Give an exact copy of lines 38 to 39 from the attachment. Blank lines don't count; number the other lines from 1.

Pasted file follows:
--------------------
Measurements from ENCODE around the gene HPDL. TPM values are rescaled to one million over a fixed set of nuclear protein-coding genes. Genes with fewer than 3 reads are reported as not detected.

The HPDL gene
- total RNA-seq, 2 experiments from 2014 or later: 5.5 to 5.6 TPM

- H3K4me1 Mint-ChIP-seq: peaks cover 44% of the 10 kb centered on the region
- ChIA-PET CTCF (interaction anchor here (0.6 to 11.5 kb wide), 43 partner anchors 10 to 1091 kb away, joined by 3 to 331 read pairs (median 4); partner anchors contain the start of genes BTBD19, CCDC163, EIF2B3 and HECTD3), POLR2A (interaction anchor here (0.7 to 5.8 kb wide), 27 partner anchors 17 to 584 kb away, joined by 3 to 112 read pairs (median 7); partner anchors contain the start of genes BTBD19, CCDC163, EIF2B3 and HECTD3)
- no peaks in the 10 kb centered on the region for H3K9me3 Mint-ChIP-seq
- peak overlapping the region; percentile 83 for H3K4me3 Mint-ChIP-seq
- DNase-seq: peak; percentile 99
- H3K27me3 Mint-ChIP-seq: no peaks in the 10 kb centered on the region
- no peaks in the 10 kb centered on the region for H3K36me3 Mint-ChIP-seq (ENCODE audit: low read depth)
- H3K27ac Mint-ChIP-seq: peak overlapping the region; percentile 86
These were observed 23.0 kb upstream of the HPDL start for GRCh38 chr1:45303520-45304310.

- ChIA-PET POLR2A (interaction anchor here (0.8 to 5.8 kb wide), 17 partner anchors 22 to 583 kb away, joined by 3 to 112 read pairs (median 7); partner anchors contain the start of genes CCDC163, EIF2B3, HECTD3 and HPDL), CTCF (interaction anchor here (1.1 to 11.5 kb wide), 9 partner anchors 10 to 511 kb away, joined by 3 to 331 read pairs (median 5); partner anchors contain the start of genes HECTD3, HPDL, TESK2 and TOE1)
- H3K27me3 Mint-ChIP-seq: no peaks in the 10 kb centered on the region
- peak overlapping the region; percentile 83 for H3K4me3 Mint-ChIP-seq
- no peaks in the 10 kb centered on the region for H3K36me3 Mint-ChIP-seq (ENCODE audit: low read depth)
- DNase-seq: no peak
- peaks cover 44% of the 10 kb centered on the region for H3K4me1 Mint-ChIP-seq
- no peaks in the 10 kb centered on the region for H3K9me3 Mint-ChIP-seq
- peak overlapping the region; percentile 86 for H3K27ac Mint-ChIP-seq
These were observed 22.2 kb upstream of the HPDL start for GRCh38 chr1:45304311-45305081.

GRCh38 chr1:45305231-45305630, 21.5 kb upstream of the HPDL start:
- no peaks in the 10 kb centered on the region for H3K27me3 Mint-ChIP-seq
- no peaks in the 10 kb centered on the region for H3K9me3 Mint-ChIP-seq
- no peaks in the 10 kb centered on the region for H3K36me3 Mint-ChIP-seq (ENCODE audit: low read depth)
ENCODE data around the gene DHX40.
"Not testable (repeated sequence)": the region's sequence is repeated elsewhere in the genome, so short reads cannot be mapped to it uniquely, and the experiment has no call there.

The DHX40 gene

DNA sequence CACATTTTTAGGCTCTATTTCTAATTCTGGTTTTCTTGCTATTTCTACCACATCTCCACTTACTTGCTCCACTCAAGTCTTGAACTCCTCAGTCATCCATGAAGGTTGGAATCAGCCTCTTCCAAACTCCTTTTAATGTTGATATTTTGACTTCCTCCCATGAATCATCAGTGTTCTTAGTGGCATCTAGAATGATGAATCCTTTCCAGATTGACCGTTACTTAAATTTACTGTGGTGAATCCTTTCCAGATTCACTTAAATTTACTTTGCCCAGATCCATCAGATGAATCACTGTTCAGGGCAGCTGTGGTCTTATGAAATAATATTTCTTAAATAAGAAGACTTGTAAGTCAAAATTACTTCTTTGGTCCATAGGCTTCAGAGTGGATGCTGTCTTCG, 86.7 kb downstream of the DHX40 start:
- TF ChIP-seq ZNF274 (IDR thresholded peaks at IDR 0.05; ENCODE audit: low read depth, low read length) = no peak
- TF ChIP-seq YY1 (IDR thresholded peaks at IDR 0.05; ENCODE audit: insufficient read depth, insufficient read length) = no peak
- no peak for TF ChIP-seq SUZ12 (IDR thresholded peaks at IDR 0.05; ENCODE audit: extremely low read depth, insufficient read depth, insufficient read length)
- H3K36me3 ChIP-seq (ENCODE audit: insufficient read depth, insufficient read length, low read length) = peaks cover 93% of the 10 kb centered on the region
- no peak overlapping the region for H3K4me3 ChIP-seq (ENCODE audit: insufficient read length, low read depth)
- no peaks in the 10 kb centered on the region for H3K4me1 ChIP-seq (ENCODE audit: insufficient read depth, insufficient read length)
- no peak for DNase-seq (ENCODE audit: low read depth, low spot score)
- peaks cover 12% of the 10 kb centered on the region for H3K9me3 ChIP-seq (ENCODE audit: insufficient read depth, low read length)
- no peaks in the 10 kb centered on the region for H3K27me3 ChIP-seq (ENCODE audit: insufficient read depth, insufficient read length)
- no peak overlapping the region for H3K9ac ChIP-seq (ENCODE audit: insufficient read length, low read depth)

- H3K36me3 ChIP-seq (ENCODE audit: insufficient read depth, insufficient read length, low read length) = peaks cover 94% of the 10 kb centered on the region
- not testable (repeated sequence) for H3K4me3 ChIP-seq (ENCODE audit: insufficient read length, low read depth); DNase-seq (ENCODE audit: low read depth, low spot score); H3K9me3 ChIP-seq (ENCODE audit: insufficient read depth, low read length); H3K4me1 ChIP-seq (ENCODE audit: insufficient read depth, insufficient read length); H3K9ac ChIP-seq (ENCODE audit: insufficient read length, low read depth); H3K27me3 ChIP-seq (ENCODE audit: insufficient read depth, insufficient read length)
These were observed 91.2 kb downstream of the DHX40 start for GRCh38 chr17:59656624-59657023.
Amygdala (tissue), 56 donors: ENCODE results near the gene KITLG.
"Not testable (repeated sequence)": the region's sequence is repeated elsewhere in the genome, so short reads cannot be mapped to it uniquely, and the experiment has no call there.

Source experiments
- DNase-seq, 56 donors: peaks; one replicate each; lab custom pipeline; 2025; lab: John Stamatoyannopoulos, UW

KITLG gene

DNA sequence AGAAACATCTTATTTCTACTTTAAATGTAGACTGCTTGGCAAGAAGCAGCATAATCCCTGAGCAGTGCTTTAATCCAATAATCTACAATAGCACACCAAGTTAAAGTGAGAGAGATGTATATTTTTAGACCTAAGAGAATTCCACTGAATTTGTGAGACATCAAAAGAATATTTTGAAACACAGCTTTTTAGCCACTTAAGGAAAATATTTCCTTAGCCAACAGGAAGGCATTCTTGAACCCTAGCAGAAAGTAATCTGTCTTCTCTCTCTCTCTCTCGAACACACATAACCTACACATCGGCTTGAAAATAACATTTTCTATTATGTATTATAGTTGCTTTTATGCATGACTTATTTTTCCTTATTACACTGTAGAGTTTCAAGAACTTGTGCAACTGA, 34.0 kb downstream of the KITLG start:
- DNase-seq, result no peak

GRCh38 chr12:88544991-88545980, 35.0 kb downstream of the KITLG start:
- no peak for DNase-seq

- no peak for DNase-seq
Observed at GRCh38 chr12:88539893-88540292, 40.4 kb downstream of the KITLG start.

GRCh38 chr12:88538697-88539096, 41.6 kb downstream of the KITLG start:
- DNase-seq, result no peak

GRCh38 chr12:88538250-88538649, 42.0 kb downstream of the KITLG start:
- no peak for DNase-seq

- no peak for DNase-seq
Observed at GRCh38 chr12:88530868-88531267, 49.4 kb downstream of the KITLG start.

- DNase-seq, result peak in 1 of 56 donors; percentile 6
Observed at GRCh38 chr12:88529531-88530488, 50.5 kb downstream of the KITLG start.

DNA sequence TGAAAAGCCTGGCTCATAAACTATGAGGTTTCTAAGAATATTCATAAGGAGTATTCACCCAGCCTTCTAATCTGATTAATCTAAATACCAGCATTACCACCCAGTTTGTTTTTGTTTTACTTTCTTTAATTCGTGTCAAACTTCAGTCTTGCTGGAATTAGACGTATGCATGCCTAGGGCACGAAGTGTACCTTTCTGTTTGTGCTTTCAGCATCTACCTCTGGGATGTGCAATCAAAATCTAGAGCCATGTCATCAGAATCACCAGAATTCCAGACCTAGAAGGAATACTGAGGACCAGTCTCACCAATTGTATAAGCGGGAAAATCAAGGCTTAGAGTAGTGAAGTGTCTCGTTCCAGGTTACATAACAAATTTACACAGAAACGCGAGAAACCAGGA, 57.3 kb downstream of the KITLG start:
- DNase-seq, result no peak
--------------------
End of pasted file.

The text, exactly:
- no peaks in the 10 kb centered on the region for H3K27me3 ChIP-seq (ENCODE audit: insufficient read depth, insufficient read length)
- no peak overlapping the region for H3K9ac ChIP-seq (ENCODE audit: insufficient read length, low read depth)